A push by Victorian racing to boost the number of poker machines at racetrack venues has made news this week.

Former RVL CEO Bernard Saundry made the official submission to the Victorian Government’s review of gaming arrangements in 2016, calling for increased numbers of machines to be allowed at racecourse venues to help combat declining revenues for racing clubs.

With Saundry having departed RVL and a replacement CEO still yet to be appointed, Melbourne Racing Club chief executive Brodie Arnhold picked up the baton for racing this week.

Arnhold suggested that as established gambling venues, racing clubs are well placed to host the machines and could become suburban and regional gambling hubs. The clubs are not-for-profit entities that inject their money back into racing, as opposed to profit-driven hotels and venues.

In any case, the push is about increasing the number of machines at racing clubs to bring them into line with the more generous allowances those pubs and venues enjoy.

Arnhold’s arguments largely make sense in the context of the current situation.

The problem is that when it comes to poker machines, sense doesn’t really matter. The machines are a symbol of problem gambling and such is the poisonous climate that surrounds them, any action on pokies (short of blowing them up) will be met with deafening protest.

That’s a conversation (more a shouting match) that the racing industry, which has plenty of its own problems, doesn’t need to be part of.

Racing’s motivation is obvious: utilised properly, pokies are cash cows. If you set them up right they’ll just sit there and print money. As they’ve become for many footy clubs, they could be a major revenue booster for racing clubs as well.

The issue is the aforementioned image problems.

Pokies represent a base, ugly form of gambling: windowless rooms, rows and rows of people (some of them doubtlessly addicted) engaged in unsocial, brainless screen-staring and button-mashing.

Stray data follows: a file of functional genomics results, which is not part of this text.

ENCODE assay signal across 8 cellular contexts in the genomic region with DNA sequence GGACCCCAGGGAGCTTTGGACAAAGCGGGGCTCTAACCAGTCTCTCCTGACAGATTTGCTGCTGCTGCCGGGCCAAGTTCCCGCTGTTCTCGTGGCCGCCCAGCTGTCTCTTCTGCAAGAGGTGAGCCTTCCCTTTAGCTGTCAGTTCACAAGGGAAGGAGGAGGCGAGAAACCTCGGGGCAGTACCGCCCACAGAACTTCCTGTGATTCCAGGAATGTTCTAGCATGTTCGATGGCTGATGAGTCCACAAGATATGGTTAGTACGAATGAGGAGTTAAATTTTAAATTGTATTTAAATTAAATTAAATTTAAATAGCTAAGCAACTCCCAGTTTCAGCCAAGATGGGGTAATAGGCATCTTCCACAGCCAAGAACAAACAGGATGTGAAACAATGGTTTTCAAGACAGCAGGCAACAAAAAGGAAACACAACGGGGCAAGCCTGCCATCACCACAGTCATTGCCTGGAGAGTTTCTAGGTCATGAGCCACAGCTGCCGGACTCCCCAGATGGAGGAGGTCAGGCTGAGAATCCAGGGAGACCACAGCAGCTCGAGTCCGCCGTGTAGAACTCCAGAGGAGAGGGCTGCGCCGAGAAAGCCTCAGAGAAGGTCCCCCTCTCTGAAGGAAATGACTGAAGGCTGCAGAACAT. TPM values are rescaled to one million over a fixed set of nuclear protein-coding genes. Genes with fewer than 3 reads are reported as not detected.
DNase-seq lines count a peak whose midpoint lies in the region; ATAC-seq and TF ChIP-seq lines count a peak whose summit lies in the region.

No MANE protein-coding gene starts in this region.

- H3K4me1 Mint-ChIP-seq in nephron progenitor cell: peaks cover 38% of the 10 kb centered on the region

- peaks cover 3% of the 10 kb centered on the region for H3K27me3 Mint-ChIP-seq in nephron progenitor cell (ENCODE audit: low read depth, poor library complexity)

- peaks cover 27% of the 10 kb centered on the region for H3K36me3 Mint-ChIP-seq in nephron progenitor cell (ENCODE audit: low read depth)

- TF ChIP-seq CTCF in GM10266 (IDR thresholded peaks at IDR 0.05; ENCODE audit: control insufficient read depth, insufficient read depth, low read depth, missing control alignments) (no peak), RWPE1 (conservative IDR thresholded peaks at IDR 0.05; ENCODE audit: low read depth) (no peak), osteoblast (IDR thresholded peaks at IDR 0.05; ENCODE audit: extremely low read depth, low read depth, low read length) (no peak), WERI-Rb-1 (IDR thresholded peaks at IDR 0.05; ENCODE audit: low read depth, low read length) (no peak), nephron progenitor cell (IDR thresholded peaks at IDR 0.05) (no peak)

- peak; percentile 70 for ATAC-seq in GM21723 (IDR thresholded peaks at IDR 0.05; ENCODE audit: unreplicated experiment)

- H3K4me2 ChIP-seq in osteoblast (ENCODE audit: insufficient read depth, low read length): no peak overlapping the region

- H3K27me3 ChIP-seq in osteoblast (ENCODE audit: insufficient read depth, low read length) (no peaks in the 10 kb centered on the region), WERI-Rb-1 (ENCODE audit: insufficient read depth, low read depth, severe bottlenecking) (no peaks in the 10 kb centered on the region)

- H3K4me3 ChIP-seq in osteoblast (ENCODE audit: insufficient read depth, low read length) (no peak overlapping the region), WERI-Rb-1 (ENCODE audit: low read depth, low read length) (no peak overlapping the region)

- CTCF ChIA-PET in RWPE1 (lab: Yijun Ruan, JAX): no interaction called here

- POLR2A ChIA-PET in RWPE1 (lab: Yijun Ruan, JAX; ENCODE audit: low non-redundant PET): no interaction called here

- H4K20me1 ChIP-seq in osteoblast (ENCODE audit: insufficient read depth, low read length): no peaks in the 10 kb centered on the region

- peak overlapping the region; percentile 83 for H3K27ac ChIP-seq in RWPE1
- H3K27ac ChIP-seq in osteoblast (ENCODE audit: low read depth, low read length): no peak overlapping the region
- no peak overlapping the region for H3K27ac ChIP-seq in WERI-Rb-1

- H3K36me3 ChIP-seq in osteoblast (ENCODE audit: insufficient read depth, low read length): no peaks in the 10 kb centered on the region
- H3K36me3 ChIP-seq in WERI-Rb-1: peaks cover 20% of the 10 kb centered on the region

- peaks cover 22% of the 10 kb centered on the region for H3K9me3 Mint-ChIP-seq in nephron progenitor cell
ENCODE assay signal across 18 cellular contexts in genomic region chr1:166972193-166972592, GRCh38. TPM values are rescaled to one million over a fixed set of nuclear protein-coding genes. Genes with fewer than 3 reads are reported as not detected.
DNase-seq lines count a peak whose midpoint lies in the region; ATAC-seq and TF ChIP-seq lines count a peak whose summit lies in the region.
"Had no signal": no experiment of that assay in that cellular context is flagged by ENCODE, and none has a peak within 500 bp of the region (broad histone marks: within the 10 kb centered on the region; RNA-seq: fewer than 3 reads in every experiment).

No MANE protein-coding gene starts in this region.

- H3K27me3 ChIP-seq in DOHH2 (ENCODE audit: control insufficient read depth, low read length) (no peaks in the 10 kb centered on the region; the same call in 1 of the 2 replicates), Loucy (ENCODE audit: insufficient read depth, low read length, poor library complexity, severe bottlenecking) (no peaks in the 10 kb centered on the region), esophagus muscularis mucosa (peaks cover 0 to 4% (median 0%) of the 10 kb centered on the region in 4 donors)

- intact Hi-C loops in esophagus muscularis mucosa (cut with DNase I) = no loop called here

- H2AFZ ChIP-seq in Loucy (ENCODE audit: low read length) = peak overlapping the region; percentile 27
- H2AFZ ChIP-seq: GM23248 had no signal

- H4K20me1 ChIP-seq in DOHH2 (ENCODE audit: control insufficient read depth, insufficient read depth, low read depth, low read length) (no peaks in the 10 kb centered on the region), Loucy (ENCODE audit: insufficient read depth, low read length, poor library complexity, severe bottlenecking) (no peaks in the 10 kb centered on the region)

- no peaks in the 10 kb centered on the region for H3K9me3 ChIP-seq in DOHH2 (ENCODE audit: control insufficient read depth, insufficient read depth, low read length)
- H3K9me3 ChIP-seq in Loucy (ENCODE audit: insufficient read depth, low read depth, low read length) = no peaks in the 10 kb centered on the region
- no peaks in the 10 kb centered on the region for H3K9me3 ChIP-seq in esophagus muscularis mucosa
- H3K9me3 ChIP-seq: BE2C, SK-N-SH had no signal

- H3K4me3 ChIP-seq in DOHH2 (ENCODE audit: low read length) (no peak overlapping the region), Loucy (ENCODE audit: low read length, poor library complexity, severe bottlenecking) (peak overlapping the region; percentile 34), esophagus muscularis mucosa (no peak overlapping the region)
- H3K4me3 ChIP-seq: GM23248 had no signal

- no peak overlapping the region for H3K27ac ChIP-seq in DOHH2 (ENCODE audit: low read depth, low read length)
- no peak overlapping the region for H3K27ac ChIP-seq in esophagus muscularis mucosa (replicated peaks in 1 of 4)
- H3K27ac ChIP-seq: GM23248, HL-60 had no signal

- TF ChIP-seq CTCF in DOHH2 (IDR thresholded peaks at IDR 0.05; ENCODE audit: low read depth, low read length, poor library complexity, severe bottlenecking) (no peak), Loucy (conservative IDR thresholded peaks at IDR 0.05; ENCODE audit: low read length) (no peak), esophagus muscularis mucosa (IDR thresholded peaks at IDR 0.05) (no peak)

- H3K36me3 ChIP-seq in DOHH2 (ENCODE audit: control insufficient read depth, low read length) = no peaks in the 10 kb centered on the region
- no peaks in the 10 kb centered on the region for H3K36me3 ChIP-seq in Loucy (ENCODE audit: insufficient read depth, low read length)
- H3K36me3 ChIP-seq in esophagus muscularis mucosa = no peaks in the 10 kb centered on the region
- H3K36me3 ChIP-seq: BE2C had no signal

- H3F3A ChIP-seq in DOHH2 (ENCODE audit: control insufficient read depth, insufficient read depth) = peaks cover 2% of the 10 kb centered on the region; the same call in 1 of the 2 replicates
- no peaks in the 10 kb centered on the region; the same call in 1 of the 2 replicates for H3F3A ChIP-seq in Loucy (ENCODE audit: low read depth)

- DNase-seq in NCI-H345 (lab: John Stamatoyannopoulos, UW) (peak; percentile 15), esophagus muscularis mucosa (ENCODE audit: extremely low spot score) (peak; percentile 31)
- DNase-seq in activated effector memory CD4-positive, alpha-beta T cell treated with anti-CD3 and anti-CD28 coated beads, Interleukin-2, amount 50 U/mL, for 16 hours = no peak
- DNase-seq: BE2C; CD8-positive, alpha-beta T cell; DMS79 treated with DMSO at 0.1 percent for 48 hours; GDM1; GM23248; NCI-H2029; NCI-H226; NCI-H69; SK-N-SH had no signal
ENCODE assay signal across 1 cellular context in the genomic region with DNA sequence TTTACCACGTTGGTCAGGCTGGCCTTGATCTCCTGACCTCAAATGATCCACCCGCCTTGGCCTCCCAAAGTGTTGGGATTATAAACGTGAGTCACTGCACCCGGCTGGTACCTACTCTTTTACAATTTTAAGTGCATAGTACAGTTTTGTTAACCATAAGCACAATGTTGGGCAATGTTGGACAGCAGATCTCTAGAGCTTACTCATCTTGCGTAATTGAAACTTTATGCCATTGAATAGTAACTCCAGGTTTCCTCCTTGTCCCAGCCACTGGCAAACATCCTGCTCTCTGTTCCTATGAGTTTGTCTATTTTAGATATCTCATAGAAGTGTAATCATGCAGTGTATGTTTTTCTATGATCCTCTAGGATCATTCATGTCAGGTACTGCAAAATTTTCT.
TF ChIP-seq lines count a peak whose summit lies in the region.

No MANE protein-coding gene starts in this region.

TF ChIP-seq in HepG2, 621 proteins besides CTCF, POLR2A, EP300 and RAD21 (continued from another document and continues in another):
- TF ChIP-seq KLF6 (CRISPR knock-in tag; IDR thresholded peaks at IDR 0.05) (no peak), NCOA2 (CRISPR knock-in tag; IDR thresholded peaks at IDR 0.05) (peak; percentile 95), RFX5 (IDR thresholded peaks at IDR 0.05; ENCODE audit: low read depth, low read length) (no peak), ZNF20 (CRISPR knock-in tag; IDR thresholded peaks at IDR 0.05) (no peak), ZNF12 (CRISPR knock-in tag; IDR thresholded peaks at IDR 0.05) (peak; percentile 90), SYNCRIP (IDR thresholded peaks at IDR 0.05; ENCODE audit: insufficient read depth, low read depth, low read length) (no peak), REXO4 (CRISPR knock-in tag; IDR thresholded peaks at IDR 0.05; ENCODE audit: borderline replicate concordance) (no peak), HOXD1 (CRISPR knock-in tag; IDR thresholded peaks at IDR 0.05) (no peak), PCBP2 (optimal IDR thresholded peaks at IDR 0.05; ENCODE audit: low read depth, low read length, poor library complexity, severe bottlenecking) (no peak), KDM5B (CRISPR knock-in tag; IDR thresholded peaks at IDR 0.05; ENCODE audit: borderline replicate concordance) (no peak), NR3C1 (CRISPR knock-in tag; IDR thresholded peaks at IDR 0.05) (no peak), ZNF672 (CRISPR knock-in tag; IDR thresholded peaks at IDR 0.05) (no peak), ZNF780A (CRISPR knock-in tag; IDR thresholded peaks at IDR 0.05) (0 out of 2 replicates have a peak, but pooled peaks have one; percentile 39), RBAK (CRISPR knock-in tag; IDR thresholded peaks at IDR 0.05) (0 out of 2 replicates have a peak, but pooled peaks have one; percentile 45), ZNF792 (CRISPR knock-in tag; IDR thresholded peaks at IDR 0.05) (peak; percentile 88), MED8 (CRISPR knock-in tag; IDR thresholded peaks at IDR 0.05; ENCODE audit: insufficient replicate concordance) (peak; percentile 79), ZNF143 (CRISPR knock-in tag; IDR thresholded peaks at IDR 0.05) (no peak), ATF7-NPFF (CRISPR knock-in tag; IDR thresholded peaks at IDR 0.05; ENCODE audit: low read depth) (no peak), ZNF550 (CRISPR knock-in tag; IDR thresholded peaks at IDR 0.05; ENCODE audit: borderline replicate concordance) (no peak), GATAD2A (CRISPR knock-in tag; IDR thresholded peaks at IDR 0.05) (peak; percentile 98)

Racing is obviously entirely dependent on gambling of its own, but it could do a lot better than to associate itself with that.  Looking to grow by using other forms of gambling probably isn’t the most strategic path in any case.  When that form is pokies, it becomes downright ugly.

Some see all gambling in a single light. Far from encouraging that, racing should be trying to combat it and differentiate itself from the mindless, skill-less gambling that pokies represent.

Less gambling, more punting.

Most keen or successful punters would be rightly insulted by the suggestion that their form analysis and considered betting bears any resemblance whatsoever to staring at a pokie screen.

Racing has its own gambling product and it’s far, far superior to anything that a poker machine can offer. What is racing doing to increase the spend on that?

Not enough.  We bang on endlessly about how racing needs to put the punt and punters first. Make it more accessible, educate people, and take strategic decisions from the point of view of punters.

That’s how racing should draw people and revenue in, not with slot machines. Racing could do so much more to put its own product front-and-centre:

Constant references to “the Hong Kong model” can seem tired, but what can be learnt from there and elsewhere? Why is Happy Valley packed full of punters when the races are at Sha Tin? Why are our pubs bursting with patrons on major racing carnival days, yet racing clubs sit empty and unused? It’s the same for major sporting events.

Racing clubs should be punting hubs, not gambling hubs.  There’s a big difference.